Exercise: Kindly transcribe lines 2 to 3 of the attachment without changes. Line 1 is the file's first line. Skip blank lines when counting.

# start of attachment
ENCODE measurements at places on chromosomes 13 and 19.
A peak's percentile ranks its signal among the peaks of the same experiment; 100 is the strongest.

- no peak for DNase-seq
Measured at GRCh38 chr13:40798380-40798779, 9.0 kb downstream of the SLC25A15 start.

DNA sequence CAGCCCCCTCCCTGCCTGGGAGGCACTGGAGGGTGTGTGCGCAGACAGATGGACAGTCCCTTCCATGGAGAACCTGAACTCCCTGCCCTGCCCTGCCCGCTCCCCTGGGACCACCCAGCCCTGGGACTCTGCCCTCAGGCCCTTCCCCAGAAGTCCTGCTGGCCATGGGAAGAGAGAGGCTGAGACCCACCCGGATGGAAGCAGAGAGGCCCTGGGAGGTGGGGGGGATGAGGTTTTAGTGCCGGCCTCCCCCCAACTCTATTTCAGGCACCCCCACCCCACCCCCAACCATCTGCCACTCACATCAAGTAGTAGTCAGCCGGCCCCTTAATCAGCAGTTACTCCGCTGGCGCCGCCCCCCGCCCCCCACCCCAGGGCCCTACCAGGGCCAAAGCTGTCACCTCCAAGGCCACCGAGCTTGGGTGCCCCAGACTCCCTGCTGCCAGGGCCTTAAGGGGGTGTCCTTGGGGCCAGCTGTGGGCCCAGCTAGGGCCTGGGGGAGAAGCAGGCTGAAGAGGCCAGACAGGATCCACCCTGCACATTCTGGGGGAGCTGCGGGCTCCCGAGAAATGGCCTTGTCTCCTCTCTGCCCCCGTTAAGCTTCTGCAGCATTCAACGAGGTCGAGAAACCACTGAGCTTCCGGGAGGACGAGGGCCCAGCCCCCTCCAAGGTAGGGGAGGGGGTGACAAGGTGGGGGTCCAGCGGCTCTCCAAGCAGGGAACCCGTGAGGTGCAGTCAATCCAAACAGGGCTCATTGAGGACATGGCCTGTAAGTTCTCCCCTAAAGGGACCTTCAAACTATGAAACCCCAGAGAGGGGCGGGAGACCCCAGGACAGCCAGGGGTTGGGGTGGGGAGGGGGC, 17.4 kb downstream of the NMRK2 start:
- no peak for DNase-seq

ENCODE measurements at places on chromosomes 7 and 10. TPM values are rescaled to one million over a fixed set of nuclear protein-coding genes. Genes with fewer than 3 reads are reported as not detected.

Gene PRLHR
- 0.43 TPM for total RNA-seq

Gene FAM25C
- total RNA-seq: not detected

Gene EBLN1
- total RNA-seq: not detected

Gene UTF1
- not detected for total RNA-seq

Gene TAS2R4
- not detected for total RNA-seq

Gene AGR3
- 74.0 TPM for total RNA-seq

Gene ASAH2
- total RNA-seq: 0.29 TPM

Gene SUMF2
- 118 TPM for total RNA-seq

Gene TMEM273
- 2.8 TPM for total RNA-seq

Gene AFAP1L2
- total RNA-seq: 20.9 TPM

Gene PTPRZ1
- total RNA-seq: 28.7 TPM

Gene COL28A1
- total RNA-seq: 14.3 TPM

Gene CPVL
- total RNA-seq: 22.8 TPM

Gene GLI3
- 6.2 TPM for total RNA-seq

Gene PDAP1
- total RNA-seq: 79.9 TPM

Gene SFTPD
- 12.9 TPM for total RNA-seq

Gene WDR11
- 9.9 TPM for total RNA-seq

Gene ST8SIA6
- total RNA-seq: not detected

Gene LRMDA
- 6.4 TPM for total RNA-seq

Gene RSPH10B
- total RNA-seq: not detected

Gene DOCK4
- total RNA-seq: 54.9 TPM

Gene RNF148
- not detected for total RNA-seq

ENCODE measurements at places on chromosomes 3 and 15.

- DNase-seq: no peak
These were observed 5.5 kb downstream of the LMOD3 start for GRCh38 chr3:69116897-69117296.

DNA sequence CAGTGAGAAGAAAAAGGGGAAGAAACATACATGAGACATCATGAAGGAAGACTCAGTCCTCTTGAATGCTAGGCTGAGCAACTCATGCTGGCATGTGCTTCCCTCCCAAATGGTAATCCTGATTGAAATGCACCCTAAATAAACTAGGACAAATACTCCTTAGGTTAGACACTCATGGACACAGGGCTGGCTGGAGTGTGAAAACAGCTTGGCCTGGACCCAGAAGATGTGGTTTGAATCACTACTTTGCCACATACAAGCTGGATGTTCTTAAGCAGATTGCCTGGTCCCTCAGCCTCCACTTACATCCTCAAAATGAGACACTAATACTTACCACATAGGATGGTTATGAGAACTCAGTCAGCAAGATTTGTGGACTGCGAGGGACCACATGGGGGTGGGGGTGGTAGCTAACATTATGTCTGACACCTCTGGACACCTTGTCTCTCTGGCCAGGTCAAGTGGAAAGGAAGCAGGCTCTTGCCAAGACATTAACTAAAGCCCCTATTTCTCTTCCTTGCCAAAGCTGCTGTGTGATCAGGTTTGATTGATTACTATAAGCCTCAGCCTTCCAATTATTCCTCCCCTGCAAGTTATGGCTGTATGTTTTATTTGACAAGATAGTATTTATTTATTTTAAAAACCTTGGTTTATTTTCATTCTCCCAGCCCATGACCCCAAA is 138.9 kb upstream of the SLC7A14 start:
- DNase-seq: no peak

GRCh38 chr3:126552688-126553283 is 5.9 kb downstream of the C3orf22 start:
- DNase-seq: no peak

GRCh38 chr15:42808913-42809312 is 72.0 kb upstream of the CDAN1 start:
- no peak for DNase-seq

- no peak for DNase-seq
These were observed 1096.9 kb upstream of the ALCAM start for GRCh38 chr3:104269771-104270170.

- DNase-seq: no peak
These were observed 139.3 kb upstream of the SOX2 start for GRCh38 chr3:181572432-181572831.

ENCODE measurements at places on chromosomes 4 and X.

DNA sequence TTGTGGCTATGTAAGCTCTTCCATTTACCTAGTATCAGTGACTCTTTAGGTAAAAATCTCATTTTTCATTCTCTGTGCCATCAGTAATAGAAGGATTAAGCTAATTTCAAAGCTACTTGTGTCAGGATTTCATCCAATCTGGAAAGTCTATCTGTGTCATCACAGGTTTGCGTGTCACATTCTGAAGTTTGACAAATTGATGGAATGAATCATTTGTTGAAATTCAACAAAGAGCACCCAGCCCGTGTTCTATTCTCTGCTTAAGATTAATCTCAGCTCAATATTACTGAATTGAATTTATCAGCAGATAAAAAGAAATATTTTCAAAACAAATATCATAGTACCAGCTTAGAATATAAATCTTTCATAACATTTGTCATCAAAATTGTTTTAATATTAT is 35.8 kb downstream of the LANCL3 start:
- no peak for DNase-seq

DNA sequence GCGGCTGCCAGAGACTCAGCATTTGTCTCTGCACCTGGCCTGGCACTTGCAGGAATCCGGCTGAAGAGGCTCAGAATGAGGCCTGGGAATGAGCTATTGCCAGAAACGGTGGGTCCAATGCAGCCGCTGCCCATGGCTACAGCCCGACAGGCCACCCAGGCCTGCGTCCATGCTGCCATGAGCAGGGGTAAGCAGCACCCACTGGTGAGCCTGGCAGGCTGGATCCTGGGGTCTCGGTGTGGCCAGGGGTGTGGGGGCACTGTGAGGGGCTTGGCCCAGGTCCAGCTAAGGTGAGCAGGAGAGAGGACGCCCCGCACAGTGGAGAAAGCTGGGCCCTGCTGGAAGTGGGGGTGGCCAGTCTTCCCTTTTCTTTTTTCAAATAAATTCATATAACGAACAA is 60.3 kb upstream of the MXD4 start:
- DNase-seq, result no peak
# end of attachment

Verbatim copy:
A peak's percentile ranks its signal among the peaks of the same experiment; 100 is the strongest.

- no peak for DNase-seq